Russia has released $9 million in frozen North Korean assets after the isolated country provided Moscow with arms for its war against Ukraine, The New York Times reported Tuesday, citing anonymous Western intelligence officials.
Pyongyang is under a range of UN and U.S. sanctions over banned nuclear weapons tests, and the arrangement appears to meet one of North Korea’s conditions for supplying Russia with missiles and ammunition, experts and an unidentified U.S. official told the newspaper.
NYT did not identify the Russian bank said to have cleared the release of $9 million out of $30 million in frozen North Korean assets, but intelligence sources said the arrangement occurred sometime after North Korea sent arms.
Washington said in January that Russia had fired at least one of the missiles in Ukraine the month before.
Anonymous U.S. officials told NYT that Pyongyang intends to use the unfrozen money to buy crude oil.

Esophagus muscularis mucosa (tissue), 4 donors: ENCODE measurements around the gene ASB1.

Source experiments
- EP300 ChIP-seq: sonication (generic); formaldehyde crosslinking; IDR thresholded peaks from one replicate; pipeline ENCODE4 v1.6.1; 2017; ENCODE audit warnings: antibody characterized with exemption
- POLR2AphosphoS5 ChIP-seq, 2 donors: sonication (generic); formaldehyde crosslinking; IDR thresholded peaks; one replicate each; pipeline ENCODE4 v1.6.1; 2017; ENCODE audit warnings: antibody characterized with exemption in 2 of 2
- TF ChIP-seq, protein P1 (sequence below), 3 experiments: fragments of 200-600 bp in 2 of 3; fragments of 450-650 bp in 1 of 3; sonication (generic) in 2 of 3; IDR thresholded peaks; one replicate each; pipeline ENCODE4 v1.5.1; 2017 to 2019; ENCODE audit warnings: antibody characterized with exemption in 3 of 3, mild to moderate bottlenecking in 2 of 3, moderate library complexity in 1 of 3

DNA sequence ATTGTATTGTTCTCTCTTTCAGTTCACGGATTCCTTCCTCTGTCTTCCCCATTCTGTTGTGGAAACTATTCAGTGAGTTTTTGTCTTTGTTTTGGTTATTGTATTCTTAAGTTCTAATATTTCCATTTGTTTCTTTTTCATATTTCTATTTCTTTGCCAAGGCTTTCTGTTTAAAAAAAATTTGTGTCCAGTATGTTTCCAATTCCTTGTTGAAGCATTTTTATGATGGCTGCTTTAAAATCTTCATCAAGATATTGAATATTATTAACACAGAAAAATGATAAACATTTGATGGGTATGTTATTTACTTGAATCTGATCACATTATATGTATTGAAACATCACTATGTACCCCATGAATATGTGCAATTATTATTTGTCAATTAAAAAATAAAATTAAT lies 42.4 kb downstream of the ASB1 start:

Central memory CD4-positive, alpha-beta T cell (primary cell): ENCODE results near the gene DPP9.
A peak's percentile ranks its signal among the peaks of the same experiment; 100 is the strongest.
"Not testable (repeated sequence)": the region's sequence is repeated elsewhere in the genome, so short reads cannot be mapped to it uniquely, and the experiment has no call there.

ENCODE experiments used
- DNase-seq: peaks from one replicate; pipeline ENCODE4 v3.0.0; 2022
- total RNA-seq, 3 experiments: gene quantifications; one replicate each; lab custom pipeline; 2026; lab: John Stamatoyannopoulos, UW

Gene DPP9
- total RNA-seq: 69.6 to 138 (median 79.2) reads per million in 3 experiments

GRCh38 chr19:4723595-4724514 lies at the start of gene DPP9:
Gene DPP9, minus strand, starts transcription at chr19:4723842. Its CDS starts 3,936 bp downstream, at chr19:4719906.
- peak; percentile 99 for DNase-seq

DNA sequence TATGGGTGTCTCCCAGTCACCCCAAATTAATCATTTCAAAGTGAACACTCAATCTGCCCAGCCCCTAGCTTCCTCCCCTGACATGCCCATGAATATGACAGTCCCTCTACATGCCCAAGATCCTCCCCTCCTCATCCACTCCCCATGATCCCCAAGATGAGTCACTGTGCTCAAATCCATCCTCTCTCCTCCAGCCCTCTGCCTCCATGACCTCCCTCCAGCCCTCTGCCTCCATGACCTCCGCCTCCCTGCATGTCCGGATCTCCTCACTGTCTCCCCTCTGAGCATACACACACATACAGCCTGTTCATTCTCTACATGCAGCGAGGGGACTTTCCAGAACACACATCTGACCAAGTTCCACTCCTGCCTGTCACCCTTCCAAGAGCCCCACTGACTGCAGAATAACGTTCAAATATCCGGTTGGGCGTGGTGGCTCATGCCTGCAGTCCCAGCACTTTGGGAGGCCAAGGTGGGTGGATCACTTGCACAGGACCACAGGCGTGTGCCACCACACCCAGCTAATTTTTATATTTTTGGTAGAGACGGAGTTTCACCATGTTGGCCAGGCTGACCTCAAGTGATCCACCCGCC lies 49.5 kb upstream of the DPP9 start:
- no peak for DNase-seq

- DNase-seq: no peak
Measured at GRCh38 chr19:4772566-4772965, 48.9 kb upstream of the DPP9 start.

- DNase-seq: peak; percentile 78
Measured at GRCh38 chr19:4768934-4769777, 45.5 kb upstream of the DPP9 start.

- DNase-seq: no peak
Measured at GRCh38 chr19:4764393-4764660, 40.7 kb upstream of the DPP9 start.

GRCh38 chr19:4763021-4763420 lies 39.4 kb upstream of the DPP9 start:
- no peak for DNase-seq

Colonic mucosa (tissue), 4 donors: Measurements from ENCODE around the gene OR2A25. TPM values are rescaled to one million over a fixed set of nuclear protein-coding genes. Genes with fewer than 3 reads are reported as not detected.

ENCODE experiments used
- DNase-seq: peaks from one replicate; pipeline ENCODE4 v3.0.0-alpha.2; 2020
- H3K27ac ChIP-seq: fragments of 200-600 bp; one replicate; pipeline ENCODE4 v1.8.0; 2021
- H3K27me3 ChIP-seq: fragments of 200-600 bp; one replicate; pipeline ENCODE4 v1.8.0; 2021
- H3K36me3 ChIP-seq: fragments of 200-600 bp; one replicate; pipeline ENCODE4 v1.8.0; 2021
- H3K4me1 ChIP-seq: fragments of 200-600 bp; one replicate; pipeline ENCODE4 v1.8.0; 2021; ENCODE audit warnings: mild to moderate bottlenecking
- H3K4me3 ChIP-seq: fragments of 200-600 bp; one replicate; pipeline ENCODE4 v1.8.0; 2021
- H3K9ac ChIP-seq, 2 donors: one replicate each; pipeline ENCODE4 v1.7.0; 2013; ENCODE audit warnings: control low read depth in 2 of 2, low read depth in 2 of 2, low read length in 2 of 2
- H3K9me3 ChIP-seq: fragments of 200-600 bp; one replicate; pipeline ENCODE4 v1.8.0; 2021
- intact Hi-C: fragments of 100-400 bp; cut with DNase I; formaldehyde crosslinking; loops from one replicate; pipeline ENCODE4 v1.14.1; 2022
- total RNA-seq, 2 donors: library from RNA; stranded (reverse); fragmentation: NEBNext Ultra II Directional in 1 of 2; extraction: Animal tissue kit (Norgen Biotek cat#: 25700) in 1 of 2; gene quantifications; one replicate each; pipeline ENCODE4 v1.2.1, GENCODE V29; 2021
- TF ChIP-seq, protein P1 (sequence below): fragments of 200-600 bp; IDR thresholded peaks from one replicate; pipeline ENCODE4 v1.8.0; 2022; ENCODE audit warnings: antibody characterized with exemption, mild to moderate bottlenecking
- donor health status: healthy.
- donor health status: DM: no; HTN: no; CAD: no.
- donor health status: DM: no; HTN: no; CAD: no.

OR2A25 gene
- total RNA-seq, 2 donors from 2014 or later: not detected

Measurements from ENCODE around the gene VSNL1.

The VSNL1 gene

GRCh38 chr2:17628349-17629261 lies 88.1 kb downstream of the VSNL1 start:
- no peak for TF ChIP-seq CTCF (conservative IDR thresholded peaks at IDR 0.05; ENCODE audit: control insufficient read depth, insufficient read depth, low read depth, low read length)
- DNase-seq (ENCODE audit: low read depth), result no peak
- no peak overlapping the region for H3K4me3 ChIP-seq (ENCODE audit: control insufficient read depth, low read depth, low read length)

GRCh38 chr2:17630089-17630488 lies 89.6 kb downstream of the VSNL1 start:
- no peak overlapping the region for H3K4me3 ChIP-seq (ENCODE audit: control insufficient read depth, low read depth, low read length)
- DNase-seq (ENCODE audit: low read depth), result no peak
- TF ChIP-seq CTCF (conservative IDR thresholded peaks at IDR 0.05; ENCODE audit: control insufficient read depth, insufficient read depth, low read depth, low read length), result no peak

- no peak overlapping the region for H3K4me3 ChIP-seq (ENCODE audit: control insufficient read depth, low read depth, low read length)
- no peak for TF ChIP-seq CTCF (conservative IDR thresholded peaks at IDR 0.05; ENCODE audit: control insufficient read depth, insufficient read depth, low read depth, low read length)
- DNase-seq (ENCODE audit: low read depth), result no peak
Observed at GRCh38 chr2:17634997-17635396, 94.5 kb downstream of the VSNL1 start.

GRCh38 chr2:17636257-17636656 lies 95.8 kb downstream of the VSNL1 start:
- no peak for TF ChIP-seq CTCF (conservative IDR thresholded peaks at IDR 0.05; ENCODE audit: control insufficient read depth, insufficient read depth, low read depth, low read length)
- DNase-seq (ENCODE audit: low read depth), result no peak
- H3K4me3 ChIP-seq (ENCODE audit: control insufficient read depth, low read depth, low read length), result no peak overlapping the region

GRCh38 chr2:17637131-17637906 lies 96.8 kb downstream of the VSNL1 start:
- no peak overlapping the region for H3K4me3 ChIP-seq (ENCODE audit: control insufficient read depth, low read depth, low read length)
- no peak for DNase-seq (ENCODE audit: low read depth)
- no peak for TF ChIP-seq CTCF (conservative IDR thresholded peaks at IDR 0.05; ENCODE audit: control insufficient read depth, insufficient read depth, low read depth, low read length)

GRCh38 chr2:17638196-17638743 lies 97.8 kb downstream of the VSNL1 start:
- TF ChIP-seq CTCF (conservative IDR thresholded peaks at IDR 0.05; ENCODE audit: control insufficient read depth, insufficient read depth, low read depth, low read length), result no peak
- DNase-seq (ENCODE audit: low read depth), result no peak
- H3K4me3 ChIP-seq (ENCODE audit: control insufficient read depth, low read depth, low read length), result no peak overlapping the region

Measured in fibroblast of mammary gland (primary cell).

At the same time, a North Korean front company reportedly opened an account “recently” at a different Russian bank in the Georgian breakaway region of South Ossetia, which only Moscow and a handful of its allies recognize as an independent state. Neither the company nor the bank were identified.
It was unclear whether Moscow had complied with Pyongyang’s other wish to obtain advanced satellite technology and nuclear-powered submarines in exchange for the arms.
Russia may favor financial transactions rather than supplying North Korea with military expertise and nuclear technology to comply with UN sanctions, experts told NYT.
“[Moscow] can always say, ‘Oh, well, this is a private bank and our investigators will look into it,’ and it will never go any further,” James D.J. Brown, professor of political science at Temple University’s Tokyo campus, told the newspaper.
U.S. officials declined to confirm the specifics of the Russian-North Korean banking arrangements.